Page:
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What does a GPR survey cost in real terms?

Reading Time: 5 minutes

The UK construction industry is infinitely safer than it was. Within my working life, the strides made are quite staggering. The industry is to be commended for the actions it has taken in protecting the workforce, the benefits, almost unbelievably, are still not adopted universally.

GPR survey teams are used to working in environments where health and safety is the overriding priority. As a utility survey company, that should be part of the DNA. It has to be, because the standards the clients would accept are so high. That is a good thing.

The changes introduced do not just provide health and safety benefits. An example of this is the mandatory PPE expectations. This includes high visibility tops where long sleeves are mandatory, high visibility trousers, protective glasses, gloves which are suitable for the task and a hard hat with a chin strap.

Adopting the mandatory requirements of some of clients on a wholesale basis has the additional benefit of the look of professionalism when a survey team turn up to a location all kitted out correctly. I still see survey teams from other companies wearing a pair of jeans and a high visibility vest. It doesn’t look great.

Visualisation of Cost

Despite the strides made in all areas of health and safety culture, I encounter on a day to day basis the metaphorical raised eyebrows when discussing GPR survey cost. It seems that the relationship between health and safety, cost and value has not permeated the utility surveying sector.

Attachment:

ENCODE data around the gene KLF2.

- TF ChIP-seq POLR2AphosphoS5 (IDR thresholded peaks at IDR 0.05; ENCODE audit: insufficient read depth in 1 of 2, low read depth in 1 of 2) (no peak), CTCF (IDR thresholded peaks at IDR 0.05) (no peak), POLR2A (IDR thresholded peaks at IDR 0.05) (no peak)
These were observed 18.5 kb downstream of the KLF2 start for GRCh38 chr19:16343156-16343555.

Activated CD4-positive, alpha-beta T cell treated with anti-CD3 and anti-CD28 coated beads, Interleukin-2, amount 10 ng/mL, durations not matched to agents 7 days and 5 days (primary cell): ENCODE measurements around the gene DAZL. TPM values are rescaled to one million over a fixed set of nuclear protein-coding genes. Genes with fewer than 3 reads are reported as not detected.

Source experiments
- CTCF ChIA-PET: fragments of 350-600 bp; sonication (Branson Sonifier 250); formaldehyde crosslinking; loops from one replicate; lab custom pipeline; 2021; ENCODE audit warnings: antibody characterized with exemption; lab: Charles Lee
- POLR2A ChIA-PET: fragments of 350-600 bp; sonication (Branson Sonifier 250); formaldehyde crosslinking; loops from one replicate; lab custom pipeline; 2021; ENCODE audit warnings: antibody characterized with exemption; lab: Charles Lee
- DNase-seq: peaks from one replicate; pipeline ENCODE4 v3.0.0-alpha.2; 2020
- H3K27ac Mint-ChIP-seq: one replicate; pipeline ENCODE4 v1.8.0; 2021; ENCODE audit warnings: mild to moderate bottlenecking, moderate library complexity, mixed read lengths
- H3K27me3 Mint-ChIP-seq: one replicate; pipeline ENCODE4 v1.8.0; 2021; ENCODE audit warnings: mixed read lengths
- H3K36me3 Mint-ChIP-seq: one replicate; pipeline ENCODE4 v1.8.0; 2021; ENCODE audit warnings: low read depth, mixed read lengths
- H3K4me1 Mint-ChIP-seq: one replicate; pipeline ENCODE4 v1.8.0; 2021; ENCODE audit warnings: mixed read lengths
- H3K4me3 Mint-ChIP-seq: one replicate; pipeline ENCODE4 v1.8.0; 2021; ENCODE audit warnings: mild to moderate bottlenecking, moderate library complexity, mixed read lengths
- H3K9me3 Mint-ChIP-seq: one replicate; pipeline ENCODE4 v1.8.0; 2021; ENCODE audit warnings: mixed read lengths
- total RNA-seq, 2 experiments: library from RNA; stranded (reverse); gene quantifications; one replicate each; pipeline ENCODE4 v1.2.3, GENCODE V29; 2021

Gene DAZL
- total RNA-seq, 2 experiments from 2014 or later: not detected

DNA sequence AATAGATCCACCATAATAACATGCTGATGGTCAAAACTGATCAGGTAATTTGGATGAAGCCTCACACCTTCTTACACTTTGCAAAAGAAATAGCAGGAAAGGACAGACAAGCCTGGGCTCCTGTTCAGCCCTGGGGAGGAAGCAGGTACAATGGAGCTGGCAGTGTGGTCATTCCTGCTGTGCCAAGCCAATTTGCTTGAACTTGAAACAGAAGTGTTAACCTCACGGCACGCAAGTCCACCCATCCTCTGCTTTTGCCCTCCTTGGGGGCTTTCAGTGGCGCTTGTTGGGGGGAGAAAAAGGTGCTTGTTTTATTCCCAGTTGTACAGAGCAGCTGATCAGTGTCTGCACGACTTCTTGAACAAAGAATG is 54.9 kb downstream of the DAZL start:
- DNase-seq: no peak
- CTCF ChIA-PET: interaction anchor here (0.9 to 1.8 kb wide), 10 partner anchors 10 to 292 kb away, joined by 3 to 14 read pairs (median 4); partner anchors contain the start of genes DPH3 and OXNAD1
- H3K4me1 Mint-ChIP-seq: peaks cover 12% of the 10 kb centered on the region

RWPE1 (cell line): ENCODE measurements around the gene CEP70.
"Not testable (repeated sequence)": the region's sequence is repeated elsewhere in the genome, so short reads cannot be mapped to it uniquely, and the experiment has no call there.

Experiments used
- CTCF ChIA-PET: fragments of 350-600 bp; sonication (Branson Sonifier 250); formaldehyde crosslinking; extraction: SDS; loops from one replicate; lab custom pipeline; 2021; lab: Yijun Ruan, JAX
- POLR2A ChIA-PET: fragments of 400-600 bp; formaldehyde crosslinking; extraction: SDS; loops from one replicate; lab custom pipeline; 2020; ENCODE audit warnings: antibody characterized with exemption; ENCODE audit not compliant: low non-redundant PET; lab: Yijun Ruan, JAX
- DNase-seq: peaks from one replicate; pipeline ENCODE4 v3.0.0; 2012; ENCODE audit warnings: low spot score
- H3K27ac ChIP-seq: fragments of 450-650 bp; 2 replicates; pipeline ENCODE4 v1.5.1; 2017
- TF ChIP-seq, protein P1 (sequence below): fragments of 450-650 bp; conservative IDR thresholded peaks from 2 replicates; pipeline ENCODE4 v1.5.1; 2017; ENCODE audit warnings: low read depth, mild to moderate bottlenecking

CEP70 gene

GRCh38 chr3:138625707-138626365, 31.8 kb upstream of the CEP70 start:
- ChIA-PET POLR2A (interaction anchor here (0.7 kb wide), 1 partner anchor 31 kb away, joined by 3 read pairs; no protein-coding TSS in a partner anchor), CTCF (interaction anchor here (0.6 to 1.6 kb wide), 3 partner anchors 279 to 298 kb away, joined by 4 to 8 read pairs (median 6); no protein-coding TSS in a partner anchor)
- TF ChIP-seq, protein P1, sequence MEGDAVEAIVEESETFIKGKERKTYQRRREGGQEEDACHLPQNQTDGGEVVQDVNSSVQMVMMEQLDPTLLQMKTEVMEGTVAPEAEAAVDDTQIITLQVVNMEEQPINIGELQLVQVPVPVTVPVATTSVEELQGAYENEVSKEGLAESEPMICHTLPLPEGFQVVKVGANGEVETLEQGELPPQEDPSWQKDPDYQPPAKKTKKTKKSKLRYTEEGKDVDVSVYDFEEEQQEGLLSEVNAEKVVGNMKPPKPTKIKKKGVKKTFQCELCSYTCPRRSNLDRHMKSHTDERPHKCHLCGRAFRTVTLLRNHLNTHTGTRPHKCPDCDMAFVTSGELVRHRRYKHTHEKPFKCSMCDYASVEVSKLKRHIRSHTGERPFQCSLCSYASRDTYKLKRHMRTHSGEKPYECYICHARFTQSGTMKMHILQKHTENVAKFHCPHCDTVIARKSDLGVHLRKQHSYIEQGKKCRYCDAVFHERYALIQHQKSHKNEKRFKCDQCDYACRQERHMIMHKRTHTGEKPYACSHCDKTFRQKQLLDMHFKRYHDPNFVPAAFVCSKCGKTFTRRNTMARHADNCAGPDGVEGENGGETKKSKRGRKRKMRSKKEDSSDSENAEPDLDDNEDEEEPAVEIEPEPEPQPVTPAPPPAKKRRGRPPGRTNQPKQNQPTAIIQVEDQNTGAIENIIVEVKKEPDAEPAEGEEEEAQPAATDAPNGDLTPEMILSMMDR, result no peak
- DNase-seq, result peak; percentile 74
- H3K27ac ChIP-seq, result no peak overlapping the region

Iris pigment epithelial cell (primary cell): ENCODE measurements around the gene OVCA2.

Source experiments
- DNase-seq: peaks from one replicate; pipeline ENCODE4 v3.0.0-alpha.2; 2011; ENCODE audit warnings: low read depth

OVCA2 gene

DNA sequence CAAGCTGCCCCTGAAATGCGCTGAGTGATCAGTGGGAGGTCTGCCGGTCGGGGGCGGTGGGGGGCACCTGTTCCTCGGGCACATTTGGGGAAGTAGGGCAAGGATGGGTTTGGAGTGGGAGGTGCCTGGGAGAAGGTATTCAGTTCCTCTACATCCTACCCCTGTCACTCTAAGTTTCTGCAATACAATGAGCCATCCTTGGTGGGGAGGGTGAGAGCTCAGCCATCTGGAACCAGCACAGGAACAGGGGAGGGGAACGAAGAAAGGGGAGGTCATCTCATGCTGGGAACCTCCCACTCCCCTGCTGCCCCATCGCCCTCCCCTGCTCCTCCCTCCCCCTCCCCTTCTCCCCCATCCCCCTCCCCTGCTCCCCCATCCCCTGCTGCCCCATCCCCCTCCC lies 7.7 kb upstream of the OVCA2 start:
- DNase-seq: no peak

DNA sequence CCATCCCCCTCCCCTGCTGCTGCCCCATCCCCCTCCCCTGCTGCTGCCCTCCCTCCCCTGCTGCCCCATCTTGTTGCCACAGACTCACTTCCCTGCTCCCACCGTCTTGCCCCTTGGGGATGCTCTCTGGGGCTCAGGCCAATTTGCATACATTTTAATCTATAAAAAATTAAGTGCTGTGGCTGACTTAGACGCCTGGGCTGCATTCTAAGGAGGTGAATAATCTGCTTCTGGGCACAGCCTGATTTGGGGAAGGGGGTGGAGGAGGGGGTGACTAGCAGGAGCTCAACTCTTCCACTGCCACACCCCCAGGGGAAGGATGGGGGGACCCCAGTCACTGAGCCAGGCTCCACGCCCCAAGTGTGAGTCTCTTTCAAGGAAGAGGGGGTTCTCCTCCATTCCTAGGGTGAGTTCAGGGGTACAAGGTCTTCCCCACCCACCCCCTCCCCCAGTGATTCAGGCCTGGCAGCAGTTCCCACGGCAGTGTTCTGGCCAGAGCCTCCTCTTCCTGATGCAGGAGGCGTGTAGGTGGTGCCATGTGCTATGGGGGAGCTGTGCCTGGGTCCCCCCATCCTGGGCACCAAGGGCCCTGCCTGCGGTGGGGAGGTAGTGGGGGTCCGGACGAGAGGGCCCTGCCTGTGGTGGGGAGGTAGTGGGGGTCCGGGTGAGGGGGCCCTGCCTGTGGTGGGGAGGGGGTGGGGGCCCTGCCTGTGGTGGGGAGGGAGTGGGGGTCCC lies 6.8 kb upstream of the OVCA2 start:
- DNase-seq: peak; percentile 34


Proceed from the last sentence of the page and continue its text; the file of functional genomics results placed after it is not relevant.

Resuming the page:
I understand this. For many applications within the industry, the benefits of a particular service provider are quite clear. For example, the costs associated with laying 100m of ducting across a car park can be easily understood and can be visualised. Simply put, the different method used for a utility survey are not well communicated throughout industry.

The cost of a GPR survey is not quite as straightforward. I will explain this momentarily, but let’s talk about value first.

The Cost of Service Strikes

There are around 1.5 million KM of buried utility infrastructure in the UK. Excavations take place approximately 10,000 times on a day to day basis. The Utility Strike Avoidance Group publishes a report annually. The members report service strikes in an attempt to collate some real-world figures on the cost of these events.

The most recent figures from 2017-2018 reported around 3000 service strikes. The direct cost of which was estimated at £7million. The true number of service strikes go unreported,  but it is estimated at around 60,000 per year. Extrapolating the cost from the reported ones we have a direct cost figure which is a quite staggering £140 million.

This does not include any indirect and social costs. Let alone the fundamental health and safety implications associated with service strikes. The USAG report estimates the indirect costs as 29 times direct. The numbers are simply mind-blowing.

Based on this, it is no wonder leading contractors make utility strike avoidance an extremely high priority.

A good underground utility survey reduces the risks of excavating around services infinitely. Even over and above just the procurement of service records. A GPR survey cost is not an insignificant amount. The value it adds in terms of the risk reduction and in comparison to the indirect costs of a service strike are incalculable.

If the USAG figures are accurate a single service strike has a cost of over £100,000. When you consider this against the GPR survey cost, the value of a survey becomes quite clear.

Not all utility surveys are equal. This is where the complications begin

Most buyers still use cost as the main metric when placing an order for a survey. They will go out to the market place and receive a series of quotations for the work. This is most stark when public sector buyers publish the outcome of a tender process after the award of a contract. The lowest bids, which normally are the successful ones, are often extraordinary based on the works being tendered.